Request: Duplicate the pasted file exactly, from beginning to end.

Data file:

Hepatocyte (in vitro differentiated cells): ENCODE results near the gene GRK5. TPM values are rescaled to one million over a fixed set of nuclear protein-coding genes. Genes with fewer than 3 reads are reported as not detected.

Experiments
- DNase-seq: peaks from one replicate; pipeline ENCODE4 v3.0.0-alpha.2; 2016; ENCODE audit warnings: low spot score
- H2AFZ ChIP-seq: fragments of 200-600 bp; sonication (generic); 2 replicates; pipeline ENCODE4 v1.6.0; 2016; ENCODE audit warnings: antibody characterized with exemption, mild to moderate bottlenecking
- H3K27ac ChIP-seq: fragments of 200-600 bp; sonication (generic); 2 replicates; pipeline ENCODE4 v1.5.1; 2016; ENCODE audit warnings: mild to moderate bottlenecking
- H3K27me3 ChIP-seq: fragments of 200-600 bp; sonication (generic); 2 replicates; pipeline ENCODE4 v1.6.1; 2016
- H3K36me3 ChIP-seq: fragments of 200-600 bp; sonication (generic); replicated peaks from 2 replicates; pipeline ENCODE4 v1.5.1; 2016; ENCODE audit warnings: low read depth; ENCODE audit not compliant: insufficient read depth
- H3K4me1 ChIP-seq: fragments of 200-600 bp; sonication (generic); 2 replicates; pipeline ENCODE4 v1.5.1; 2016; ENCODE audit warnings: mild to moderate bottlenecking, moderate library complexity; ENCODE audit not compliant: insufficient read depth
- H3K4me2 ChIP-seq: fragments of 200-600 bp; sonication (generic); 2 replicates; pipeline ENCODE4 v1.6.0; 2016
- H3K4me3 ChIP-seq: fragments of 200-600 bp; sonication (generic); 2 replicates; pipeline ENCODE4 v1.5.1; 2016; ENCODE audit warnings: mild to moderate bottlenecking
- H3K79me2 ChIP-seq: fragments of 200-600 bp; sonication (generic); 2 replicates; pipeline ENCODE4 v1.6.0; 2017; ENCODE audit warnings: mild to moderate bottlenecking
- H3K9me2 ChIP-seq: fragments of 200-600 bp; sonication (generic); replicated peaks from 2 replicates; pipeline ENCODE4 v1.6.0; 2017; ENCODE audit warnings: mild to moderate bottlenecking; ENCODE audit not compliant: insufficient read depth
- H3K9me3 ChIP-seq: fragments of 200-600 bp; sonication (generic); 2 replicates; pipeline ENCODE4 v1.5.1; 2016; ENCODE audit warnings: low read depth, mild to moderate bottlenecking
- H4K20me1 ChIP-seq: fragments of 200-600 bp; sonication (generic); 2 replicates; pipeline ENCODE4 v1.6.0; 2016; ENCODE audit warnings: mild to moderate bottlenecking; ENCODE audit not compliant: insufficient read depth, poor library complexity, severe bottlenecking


Hepatocyte (in vitro differentiated cells): ENCODE results near the gene GRK5. TPM values are rescaled to one million over a fixed set of nuclear protein-coding genes. Genes with fewer than 3 reads are reported as not detected.

Experiments
- DNase-seq: peaks from one replicate; pipeline ENCODE4 v3.0.0-alpha.2; 2016; ENCODE audit warnings: low spot score
- H2AFZ ChIP-seq: fragments of 200-600 bp; sonication (generic); 2 replicates; pipeline ENCODE4 v1.6.0; 2016; ENCODE audit warnings: antibody characterized with exemption, mild to moderate bottlenecking
- H3K27ac ChIP-seq: fragments of 200-600 bp; sonication (generic); 2 replicates; pipeline ENCODE4 v1.5.1; 2016; ENCODE audit warnings: mild to moderate bottlenecking
- H3K27me3 ChIP-seq: fragments of 200-600 bp; sonication (generic); 2 replicates; pipeline ENCODE4 v1.6.1; 2016
- H3K36me3 ChIP-seq: fragments of 200-600 bp; sonication (generic); replicated peaks from 2 replicates; pipeline ENCODE4 v1.5.1; 2016; ENCODE audit warnings: low read depth; ENCODE audit not compliant: insufficient read depth
- H3K4me1 ChIP-seq: fragments of 200-600 bp; sonication (generic); 2 replicates; pipeline ENCODE4 v1.5.1; 2016; ENCODE audit warnings: mild to moderate bottlenecking, moderate library complexity; ENCODE audit not compliant: insufficient read depth
- H3K4me2 ChIP-seq: fragments of 200-600 bp; sonication (generic); 2 replicates; pipeline ENCODE4 v1.6.0; 2016
- H3K4me3 ChIP-seq: fragments of 200-600 bp; sonication (generic); 2 replicates; pipeline ENCODE4 v1.5.1; 2016; ENCODE audit warnings: mild to moderate bottlenecking
- H3K79me2 ChIP-seq: fragments of 200-600 bp; sonication (generic); 2 replicates; pipeline ENCODE4 v1.6.0; 2017; ENCODE audit warnings: mild to moderate bottlenecking
- H3K9me2 ChIP-seq: fragments of 200-600 bp; sonication (generic); replicated peaks from 2 replicates; pipeline ENCODE4 v1.6.0; 2017; ENCODE audit warnings: mild to moderate bottlenecking; ENCODE audit not compliant: insufficient read depth
- H3K9me3 ChIP-seq: fragments of 200-600 bp; sonication (generic); 2 replicates; pipeline ENCODE4 v1.5.1; 2016; ENCODE audit warnings: low read depth, mild to moderate bottlenecking
- H4K20me1 ChIP-seq: fragments of 200-600 bp; sonication (generic); 2 replicates; pipeline ENCODE4 v1.6.0; 2016; ENCODE audit warnings: mild to moderate bottlenecking; ENCODE audit not compliant: insufficient read depth, poor library complexity, severe bottlenecking